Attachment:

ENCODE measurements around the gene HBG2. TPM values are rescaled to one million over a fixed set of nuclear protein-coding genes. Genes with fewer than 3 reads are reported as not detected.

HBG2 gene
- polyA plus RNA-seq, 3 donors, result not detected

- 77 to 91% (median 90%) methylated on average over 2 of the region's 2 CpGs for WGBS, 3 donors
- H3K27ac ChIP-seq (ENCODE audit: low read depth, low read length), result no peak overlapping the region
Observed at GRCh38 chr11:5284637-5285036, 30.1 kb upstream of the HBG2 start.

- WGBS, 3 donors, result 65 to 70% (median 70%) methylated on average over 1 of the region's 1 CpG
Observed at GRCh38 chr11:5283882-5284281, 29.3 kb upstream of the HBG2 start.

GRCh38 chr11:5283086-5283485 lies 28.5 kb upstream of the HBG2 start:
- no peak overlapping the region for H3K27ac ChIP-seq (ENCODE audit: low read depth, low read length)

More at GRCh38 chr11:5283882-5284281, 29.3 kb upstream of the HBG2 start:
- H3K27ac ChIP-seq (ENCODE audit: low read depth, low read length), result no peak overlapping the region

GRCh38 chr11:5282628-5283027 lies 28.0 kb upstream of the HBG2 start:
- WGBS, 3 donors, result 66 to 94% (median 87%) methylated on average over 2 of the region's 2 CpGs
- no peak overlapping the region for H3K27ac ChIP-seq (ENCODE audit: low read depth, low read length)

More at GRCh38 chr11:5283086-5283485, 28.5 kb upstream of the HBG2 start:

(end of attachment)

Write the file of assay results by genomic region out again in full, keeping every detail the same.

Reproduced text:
ENCODE measurements around the gene HBG2. TPM values are rescaled to one million over a fixed set of nuclear protein-coding genes. Genes with fewer than 3 reads are reported as not detected.

HBG2 gene
- polyA plus RNA-seq, 3 donors, result not detected

- 77 to 91% (median 90%) methylated on average over 2 of the region's 2 CpGs for WGBS, 3 donors
- H3K27ac ChIP-seq (ENCODE audit: low read depth, low read length), result no peak overlapping the region
Observed at GRCh38 chr11:5284637-5285036, 30.1 kb upstream of the HBG2 start.

- WGBS, 3 donors, result 65 to 70% (median 70%) methylated on average over 1 of the region's 1 CpG
Observed at GRCh38 chr11:5283882-5284281, 29.3 kb upstream of the HBG2 start.

GRCh38 chr11:5283086-5283485 lies 28.5 kb upstream of the HBG2 start:
- no peak overlapping the region for H3K27ac ChIP-seq (ENCODE audit: low read depth, low read length)

More at GRCh38 chr11:5283882-5284281, 29.3 kb upstream of the HBG2 start:
- H3K27ac ChIP-seq (ENCODE audit: low read depth, low read length), result no peak overlapping the region

GRCh38 chr11:5282628-5283027 lies 28.0 kb upstream of the HBG2 start:
- WGBS, 3 donors, result 66 to 94% (median 87%) methylated on average over 2 of the region's 2 CpGs
- no peak overlapping the region for H3K27ac ChIP-seq (ENCODE audit: low read depth, low read length)

More at GRCh38 chr11:5283086-5283485, 28.5 kb upstream of the HBG2 start: